What Are the First Signs of a Miscarriage?

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What Are the First Signs of a Miscarriage?
What Are the First Signs of a Miscarriage? (Image: Photo courtesy Stock.Xchng)

Miscarriage refers to the spontaneous loss of a pregnancy during the first 20 weeks after conception. The American College of Obstetricians and Gynecologists estimates that up to 25 percent of all pregnancies end in miscarriage. The majority of miscarriages occur within the first few weeks after conception and the resulting bleeding is often mistaken for an ordinary menstrual period. In many of these cases the woman may not even know she was pregnant.

Early Warning Signs

There are some early warning signs of an impending miscarriage the most common being unusually strong pain in the lower back or abdomen, spotting or bleeding, or the passing of other tissue or fluid from the vagina. A woman who knows she is pregnant should consult with there doctor if she begins to experience lower back or abdomen pain that is more intense or last longer than her normal menstrual cramps.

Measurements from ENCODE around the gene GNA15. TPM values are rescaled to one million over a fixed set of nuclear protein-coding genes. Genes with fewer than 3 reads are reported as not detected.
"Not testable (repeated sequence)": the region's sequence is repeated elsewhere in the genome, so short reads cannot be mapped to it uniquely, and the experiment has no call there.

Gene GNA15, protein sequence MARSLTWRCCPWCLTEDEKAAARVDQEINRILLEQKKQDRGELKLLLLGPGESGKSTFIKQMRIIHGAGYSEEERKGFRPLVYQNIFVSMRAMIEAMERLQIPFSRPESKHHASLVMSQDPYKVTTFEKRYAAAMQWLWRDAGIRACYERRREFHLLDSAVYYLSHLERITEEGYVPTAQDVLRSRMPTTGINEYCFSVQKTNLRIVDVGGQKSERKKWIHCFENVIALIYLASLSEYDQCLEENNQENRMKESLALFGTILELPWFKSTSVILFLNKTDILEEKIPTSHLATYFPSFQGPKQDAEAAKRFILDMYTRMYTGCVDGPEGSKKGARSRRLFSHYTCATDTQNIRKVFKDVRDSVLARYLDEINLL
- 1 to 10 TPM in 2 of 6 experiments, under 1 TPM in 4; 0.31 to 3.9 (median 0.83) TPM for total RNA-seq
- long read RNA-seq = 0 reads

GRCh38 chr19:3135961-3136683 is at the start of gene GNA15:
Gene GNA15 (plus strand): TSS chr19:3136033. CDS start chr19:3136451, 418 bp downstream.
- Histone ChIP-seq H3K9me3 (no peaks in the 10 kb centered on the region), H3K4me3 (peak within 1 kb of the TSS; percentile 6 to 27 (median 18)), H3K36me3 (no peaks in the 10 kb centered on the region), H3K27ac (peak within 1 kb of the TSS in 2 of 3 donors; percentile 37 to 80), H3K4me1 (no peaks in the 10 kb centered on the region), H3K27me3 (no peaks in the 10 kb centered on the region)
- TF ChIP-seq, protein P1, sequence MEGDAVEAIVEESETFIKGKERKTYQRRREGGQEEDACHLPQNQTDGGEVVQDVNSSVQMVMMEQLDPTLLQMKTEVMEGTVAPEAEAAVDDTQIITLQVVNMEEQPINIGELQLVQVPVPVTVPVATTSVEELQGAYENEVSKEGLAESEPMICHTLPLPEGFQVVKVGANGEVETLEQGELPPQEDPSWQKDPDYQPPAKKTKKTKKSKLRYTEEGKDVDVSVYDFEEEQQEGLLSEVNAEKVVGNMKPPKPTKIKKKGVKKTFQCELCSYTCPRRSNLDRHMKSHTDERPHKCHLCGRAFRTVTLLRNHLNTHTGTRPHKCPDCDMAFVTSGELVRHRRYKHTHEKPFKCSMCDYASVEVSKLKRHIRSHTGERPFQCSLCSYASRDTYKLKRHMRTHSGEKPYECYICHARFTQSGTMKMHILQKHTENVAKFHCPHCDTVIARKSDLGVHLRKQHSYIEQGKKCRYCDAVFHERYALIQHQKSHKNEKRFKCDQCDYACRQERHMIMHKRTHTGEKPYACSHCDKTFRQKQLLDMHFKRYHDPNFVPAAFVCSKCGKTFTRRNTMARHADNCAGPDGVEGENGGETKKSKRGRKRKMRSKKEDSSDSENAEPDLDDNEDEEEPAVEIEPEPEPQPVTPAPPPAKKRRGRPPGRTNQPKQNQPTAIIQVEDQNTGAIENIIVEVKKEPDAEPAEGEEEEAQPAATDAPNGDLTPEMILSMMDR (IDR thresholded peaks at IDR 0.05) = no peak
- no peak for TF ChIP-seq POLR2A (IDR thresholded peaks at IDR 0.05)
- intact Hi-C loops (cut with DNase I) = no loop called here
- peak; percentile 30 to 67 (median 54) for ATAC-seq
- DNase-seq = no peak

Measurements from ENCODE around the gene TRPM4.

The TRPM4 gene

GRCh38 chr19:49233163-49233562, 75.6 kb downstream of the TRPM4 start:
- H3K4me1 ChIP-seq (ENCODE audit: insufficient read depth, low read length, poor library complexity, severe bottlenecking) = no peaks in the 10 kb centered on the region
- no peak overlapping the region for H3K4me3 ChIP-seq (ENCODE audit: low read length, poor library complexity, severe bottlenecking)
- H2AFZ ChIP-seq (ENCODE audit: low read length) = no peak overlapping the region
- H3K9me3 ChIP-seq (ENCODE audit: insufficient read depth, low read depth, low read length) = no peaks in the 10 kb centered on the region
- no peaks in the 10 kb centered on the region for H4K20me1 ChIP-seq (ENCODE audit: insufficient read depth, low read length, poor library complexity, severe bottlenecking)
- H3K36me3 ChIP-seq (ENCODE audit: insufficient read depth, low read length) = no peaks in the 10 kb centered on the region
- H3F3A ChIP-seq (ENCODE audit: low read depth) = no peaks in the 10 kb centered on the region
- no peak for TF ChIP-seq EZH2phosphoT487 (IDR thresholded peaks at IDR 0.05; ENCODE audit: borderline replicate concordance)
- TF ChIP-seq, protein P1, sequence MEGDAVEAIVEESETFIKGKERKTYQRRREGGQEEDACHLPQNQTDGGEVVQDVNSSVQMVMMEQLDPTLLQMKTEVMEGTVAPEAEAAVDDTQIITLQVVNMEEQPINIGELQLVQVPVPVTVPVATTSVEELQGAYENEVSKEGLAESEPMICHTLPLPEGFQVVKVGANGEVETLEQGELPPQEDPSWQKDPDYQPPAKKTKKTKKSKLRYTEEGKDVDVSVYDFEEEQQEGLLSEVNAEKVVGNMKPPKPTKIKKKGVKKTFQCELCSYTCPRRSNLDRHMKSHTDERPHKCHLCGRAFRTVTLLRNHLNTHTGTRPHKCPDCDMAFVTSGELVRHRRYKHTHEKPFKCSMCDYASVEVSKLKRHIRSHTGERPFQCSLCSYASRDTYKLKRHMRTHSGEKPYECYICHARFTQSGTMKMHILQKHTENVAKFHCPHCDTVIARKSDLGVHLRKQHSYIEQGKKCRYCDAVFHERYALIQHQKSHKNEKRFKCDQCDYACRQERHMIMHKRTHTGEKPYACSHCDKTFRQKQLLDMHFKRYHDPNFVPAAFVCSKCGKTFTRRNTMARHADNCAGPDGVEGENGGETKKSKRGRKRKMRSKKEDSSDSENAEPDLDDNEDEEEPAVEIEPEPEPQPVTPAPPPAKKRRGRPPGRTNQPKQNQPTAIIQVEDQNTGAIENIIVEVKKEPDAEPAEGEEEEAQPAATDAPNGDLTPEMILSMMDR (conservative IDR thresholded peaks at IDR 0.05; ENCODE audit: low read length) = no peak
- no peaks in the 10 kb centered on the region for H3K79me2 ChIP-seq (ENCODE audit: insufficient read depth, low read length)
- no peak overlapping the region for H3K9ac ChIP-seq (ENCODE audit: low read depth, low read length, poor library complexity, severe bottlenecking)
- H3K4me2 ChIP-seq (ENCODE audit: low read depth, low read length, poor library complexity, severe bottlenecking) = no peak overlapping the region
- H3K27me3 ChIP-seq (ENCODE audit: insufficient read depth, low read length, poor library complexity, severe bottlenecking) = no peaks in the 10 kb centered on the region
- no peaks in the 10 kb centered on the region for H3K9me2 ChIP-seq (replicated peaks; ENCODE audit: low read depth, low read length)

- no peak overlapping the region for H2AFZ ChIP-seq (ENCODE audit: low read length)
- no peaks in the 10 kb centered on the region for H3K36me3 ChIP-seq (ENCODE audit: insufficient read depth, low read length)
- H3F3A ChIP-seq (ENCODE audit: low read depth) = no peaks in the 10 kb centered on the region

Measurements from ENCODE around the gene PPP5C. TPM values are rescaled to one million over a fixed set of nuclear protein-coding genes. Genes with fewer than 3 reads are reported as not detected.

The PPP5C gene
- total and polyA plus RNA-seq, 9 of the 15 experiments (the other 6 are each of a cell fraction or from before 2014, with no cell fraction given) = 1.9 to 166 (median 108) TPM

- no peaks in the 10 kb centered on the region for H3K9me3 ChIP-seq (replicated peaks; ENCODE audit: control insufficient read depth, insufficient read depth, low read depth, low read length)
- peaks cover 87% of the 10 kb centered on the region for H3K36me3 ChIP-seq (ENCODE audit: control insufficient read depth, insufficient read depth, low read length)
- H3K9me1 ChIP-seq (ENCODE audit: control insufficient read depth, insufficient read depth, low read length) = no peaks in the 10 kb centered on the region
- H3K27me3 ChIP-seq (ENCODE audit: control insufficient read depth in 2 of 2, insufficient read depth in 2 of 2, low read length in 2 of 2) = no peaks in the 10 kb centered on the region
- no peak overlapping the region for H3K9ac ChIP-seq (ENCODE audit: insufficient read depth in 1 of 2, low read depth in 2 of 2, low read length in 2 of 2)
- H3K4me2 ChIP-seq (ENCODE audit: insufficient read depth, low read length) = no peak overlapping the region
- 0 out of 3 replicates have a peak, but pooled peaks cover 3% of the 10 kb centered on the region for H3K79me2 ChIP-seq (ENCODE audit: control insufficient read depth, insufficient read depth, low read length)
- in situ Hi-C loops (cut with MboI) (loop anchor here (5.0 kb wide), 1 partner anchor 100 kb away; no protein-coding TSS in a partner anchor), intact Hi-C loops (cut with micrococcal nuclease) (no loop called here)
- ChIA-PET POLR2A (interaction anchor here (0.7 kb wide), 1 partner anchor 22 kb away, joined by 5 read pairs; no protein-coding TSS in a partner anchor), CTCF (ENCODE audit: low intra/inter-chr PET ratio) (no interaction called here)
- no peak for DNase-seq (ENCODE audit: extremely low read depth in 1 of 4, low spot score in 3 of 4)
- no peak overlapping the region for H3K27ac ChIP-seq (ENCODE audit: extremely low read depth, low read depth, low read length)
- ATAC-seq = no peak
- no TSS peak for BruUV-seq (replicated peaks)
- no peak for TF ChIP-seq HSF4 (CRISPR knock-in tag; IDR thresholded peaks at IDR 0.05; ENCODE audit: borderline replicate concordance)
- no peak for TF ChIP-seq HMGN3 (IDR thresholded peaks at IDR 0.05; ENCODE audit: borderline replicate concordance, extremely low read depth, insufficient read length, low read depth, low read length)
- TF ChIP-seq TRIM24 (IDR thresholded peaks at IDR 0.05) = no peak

Considerations

Although most pregnant women will experience some bleeding during their pregnancy, any vaginal discharge of pink-tinged mucus, clot-like tissue passing from the vagina, or brown or bright red bleeding are signs that may indicate the onset of miscarriage and warrant contacting the doctor or midwife.

Examination

It is possible for the baby to stop developing early in the pregnancy before the onset of such symptoms as cramping or bleeding. The attending physician or midwife may notice a lack of growth of the uterus or may not be able to hear the baby's heartbeat. In these instances additional tests may be ordered to determine if a miscarriage has already occurred.

Infection

In some cases an impending miscarriage is accompanied by an infection of the uterus called a septic miscarriage. This infection is typically accompanied by chills, fever, body aches, extreme fatigue, vaginal bleeding accompanied by a thick, bad-smelling discharge and abdominal pain. These symptoms require urgent medical attention or the mother risks serious damage to her reproductive organs including her ovaries, fallopian tubes and uterus.

Causes

Although some miscarriages are the result of the mother's medical condition such as diabetes or hormonal problems, most miscarriages occur because the baby is not developing normally. A blighted ovum, molar pregnancy or chromosomal problems that arise as the cells divide can all lead to a spontaneous miscarriage. Routine exercise, sexual activity and work do not typically lead to miscarriage.

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